Known as the Gray Man, the Werewolf of Wysteria, the Boogey Man, and the Brooklyn Vampire, Albert Fish was a truly vile child rapist and cannibal. He was born in 1870 to a family with a history of mental illness, and found pleasure in physical pain. Upon his arrival in New York City in 1890, Fish said he began raping young boys, even after his arranged marriage. He began to self-harm, including shoving needles into his groin. His first murder was 10 year-old Grace Budd, and he was finally executed in 1936 with a victim count of six children, and another three suspected.
John Wayne Gacy
One of the more terrifying serial killers, John Gacy killed and raped 33 teenage boys and men between 1972 and 1978. Gacy was known as the “Killer Clown”, as he would dress up as “Pogo Clown” for charitable events. He was first jailed for multiple counts of sodomy in 1968, and after his release, began killing in 1972. He was charged with murder in 1980 and sentenced to the death penalty, which was carried out in 1994 by legal injection.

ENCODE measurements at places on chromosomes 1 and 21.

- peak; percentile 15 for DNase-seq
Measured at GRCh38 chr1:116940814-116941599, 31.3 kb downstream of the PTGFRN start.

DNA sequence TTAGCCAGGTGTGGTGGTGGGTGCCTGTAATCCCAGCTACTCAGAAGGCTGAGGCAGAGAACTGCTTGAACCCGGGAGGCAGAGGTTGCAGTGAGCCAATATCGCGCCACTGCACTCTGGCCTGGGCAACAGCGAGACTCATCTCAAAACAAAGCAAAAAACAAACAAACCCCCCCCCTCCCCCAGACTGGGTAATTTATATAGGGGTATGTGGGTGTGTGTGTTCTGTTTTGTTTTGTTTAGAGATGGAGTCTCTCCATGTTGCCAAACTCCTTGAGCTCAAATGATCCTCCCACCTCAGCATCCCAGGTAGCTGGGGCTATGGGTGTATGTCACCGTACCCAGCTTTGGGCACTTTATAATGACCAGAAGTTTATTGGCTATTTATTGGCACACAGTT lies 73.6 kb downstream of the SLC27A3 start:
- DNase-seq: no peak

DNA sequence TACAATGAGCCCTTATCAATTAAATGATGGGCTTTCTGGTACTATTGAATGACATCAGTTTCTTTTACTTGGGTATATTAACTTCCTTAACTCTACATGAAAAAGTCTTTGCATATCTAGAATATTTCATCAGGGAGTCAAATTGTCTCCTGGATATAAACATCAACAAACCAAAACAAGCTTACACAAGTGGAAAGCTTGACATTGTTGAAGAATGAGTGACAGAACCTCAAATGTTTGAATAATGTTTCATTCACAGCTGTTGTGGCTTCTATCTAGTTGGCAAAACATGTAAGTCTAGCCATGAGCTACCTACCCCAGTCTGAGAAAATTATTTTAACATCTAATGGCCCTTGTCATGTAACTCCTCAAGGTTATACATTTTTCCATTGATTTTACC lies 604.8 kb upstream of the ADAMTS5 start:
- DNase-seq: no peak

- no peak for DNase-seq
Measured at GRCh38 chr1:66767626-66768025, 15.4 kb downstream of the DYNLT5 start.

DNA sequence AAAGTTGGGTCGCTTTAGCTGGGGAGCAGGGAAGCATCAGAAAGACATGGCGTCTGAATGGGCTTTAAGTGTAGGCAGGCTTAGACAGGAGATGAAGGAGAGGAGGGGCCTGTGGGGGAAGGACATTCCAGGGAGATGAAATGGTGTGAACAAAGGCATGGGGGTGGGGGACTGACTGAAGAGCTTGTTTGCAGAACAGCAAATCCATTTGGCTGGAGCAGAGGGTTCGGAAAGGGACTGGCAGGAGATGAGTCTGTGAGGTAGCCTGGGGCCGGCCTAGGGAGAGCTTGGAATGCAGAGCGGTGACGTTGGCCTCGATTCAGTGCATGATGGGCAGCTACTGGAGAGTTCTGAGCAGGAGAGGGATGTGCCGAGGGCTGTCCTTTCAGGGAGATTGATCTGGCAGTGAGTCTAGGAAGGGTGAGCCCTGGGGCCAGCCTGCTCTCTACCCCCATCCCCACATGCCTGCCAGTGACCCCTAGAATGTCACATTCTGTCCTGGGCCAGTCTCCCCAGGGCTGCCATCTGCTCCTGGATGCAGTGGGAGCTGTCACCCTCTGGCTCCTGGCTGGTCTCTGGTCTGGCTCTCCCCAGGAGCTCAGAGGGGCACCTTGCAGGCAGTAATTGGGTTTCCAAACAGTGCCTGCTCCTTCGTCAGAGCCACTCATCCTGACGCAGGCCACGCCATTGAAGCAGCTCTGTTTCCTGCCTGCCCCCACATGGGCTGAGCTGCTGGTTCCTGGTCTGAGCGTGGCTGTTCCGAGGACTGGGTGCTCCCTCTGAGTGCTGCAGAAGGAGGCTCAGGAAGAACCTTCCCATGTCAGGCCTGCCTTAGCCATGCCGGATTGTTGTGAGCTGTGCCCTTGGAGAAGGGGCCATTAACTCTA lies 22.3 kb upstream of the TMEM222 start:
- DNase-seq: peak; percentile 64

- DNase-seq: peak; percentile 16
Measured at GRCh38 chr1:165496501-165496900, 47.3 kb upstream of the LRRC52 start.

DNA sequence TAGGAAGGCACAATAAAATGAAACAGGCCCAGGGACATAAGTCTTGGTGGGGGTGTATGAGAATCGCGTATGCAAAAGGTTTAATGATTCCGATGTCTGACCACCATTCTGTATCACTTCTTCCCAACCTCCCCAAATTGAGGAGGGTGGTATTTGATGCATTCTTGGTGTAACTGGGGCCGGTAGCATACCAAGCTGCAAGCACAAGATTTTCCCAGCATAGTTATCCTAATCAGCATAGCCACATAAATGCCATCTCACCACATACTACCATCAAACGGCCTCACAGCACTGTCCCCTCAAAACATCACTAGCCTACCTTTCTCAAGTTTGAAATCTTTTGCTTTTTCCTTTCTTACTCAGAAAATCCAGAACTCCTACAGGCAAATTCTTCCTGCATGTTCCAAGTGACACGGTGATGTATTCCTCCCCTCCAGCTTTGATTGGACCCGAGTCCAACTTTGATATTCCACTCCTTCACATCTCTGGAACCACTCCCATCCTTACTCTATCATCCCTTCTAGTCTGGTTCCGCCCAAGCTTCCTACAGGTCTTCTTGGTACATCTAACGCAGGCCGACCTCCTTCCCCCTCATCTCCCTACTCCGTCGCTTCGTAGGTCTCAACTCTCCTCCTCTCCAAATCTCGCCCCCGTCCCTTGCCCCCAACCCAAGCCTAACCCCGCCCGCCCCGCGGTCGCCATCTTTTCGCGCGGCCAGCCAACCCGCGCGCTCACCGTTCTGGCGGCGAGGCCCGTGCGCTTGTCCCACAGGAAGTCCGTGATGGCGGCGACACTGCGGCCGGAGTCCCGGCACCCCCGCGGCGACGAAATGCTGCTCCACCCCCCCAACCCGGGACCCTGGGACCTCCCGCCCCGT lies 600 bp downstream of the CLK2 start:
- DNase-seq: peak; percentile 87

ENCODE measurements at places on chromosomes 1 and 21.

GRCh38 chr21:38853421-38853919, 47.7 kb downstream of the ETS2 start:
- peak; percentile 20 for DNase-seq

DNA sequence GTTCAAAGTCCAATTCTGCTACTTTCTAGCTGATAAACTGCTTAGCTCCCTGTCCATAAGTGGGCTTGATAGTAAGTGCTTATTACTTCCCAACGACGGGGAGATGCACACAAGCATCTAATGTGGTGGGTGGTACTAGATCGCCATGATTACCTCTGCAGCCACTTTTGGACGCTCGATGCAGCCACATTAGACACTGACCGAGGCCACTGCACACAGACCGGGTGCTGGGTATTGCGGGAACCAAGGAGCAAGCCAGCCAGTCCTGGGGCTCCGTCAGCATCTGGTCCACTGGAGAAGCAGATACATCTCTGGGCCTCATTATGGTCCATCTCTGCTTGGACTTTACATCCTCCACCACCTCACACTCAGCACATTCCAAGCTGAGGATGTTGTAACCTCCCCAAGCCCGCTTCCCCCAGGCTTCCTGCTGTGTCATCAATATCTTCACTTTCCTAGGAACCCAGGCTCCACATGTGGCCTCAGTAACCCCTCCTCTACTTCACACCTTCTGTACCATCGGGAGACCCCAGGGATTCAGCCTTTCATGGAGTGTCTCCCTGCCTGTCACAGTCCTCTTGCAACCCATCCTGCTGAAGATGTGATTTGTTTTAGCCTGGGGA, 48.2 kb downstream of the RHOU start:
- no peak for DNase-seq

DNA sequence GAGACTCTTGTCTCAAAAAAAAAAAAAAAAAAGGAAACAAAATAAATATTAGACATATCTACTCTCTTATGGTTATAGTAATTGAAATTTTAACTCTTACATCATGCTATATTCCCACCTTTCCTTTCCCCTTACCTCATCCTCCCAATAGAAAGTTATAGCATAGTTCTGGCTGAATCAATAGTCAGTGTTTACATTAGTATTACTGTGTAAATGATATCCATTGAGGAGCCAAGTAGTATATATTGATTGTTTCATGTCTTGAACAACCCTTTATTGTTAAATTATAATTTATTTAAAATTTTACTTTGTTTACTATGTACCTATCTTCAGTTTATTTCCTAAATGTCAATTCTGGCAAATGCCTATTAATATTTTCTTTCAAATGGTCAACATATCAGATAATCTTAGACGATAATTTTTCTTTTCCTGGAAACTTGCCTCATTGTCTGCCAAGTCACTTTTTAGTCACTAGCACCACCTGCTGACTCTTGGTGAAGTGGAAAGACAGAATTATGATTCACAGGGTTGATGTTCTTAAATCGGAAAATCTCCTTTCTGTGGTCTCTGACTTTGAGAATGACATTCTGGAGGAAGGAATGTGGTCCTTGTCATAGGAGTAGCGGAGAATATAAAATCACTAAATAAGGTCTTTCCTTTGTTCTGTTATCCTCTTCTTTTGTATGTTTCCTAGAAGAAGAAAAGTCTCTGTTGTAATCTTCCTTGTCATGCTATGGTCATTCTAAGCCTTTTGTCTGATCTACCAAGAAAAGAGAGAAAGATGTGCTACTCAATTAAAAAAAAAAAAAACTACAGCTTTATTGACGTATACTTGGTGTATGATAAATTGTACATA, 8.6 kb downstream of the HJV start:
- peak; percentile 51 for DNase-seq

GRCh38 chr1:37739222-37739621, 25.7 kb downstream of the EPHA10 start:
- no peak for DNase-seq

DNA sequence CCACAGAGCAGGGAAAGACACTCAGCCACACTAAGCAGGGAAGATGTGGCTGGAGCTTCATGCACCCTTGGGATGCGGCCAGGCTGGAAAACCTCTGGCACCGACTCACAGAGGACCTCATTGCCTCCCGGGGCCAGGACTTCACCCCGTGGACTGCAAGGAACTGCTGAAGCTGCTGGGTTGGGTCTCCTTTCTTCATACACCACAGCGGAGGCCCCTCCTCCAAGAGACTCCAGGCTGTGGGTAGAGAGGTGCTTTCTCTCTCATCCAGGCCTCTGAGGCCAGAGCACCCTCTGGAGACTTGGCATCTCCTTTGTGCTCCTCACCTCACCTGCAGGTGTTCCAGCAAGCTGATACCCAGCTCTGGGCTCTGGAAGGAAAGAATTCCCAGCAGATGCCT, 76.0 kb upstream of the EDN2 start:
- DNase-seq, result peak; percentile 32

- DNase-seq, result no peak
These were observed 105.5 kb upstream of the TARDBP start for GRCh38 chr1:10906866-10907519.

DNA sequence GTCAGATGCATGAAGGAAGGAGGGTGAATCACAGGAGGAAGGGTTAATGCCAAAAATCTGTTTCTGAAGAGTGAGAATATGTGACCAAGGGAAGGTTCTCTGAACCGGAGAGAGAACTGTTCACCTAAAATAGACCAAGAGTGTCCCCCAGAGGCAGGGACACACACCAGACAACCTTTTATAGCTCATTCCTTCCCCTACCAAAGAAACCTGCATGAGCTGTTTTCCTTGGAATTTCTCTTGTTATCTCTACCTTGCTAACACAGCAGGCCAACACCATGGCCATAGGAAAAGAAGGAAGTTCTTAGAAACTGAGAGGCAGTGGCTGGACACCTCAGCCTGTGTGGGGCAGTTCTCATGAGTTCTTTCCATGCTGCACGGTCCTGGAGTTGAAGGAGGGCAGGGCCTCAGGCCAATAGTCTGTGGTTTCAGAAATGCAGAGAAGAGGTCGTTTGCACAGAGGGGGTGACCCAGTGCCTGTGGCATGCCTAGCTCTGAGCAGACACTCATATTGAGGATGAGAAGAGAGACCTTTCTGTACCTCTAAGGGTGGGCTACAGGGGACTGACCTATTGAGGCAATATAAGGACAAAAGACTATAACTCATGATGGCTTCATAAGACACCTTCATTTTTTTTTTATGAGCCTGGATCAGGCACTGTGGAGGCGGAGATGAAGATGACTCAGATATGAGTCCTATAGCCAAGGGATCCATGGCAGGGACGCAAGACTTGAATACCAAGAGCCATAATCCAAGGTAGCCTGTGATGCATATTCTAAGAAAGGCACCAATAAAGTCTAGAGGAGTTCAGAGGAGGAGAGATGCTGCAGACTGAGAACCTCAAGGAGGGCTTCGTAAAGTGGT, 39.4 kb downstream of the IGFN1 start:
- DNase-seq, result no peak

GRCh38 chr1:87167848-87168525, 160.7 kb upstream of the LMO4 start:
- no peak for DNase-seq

The real-life inspiration for cinema terrors like Buffalo Bill, Leatherface, and Norman Bates, Ed Gein killed 15 women between 1947 and 1957. He had a love-hate relationship with his mother, and stole newly buried women who resembled her to use their skin and bones for masks, jewelry, bowls, and chair covers. Gein is somewhat of an anomaly, since he only has two murders attributed to his name, but gained infamy in his desire to make a “woman suit,” so he could pretend to be female. He was jailed in 1957 on a count of first-degree murder and sent to a mental hospital until his death in 1984.
Belle Sorenson Gunness